Online poker busts only a prelude to legalization

Politicians are trying to legalize online poker. Prosecutors are trying to shut it down.

Neither is succeeding. Last week's government seizure of 10 gambling sites following indictments by a federal grand jury in Baltimore is another loss for the industry and may further stall legislation in Washington and some states to regulate and tax online poker.

But don't bet against online betting. The day after the indictments were unsealed,, a popular gambling site that was part of a previous investigation by the Maryland U.S. attorney, changed to a European domain — — in an apparent attempt to avoid a crackdown by U.S. authorities. No doubt Bodog and other operations will win business from, and others nailed by the feds.

And if Senate Majority Leader Harry Reid and Massachusetts Rep. Barney Frank have their way, today's outlaw poker sites could become 2013's tax-paying corporate citizens.

Given that Congress badly needs revenue and Republicans have vowed not to raise taxes, eventual legalization of online wagering is a certainty. Trade groups and legislators have suggested that Web wagers could generate more than $2 billion in annual taxes.

Democrats such as Reid and Frank will get the revenue they want. Republicans can pretend that Internet gambling taxes aren't new taxes and take credit for defending the freedom to ruin your life online.

Meanwhile, Maryland U.S. Attorney Rod J. Rosenstein has been a key player in efforts to send Congress' future cash cow to the Hormel plant.

An investigation led by Rosenstein's office led to the April 26 indictment of two firms charged with processing money for Internet gambling and the closure of popular sites such as Truepoker and Doylesroom. Try to play those rooms and the screen flashes a big Justice Department seal and Homeland Security badge, FBI-bust style.

Authorities also seized nearly a dozen bank accounts associated with the companies. The indictments were unsealed Monday.

The attack goes beyond previous efforts by Rosenstein, Assistant U.S. Attorney Richard C. Kay and allied agencies to go after virtual poker tables and sports betting sites. A few years ago a government mole started betting on Bodog, a site widely reported to have turned owner Calvin Ayre — who grew up on a farm in Saskatchewan and whose motto is "Gambling, drinking and carrying on" — into a billionaire.

That investigation, well chronicled by Van Smith last year in the Baltimore City Paper, led to the civil forfeiture of more than $20 million from bank accounts the government said were linked to Bodog.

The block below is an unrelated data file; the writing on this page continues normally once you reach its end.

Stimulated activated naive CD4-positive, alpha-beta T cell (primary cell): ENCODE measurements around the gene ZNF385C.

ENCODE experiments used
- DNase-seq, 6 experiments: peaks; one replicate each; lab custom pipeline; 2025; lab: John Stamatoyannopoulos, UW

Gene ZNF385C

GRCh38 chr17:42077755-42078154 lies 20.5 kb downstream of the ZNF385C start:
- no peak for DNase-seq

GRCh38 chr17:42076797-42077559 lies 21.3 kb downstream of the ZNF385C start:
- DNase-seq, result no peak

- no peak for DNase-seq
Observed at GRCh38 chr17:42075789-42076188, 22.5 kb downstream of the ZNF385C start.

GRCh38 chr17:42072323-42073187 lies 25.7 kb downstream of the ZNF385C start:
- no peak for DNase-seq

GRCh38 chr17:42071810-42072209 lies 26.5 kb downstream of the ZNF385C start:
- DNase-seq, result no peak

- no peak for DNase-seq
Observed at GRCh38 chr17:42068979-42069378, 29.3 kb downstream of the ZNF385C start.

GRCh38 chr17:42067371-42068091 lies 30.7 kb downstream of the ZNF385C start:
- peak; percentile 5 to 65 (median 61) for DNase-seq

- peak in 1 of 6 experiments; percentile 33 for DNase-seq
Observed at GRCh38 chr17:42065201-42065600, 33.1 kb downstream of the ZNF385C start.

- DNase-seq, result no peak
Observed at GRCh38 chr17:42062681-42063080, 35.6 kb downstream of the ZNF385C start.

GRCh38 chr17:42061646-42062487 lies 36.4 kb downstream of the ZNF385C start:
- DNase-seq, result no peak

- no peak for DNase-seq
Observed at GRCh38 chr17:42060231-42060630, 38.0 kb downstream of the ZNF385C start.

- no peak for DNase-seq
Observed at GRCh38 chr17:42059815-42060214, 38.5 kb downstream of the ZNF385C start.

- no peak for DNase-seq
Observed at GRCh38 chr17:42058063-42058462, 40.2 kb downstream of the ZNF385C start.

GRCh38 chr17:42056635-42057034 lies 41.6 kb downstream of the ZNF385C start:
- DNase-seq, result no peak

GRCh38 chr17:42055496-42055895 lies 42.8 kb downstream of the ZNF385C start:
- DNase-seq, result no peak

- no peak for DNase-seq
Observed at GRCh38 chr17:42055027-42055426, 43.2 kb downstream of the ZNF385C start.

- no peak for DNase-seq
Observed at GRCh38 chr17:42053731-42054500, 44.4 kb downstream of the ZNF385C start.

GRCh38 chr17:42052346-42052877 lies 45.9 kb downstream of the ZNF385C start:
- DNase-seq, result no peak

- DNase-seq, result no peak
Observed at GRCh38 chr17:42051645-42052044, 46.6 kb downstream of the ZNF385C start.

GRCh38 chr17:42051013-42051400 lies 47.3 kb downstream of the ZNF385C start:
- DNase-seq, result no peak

It's hard for prosecutors to go after the virtual poker rooms directly; they're operated outside the United States. So they aim for the funds moving from the American gambler to the sites and the companies that handle them. Processing the funds also seems to be more clearly against the law than running a virtual gambling joint.

This time, instead of just assigning a mole gambler, the feds set up an entire fake processing company. Over two years, Linwood Payment Solutions reached deals with BetEd and K23 Financial Services and processed $33 million in transactions linked to online betting in Maryland and elsewhere, according to federal charging documents.

"That's a brilliant move on the part of the prosecutor — having undercover agents present themselves as legitimate processors and gathering evidence for statements against interest from the operators directly," says Jeff Ifrah, a lawyer based in Washington who has represented Internet gambling defendants. "It's a much better way of building your case."

One indictment charged ThrillX Systems and Canadians Darren Wright and David Parchomchuk with running an illegal gambling business and money laundering. Another made the same allegations against K23 and Ann Marie Puig of Costa Rica. I was unable to contact the defendants.

Although Rosenstein's office helped blaze the trail on Internet gambling enforcement, in typical bigfoot fashion the Southern District of New York has swooped in for the biggest cases.

On April 15, known among online gamblers as Black Friday, Southern District U.S. Attorney Preet Bharara unsealed bank fraud and money-laundering indictments against operators of Full Tilt Poker, PokerStars and Absolute Poker, three of the biggest online gambling sites. The government seized their Internet addresses and seeks at least $3 billion in civil penalties and forfeitures.

But online U.S. poker is by no means bust. There are still hundreds of sites allowing Americans to bet. Their business spiked after Black Friday as customers of Absolute Poker and the other seized operations sought new outlets, according to the American Gaming Association, a trade group that wants Web gambling legalized and regulated.

"You can't expect to put every operator out of business," Rosenstein said in an interview. "But the ones that are the most flagrant violators of the law and generating the most business — those are the logical targets."

He said he couldn't comment in response to a frequently asked question among online bettors: How come the government hasn't seized Bodog's Web address? (Bodog didn't respond to emails.)

In any event, the New York and Maryland indictments have stalled legislative efforts to legalize online gambling, Ifrah said. "It remains to be seen whether the momentum that was present prior to Black Friday can be reinitiated," he said.

Bet on it. Internet gambling is legal in the U.K. and much of Europe. Someday soon taxes from the likes of Absolute Poker and PokerStars will help pay the salaries of Rosenstein, Bharara and the others who have been persecuting them.

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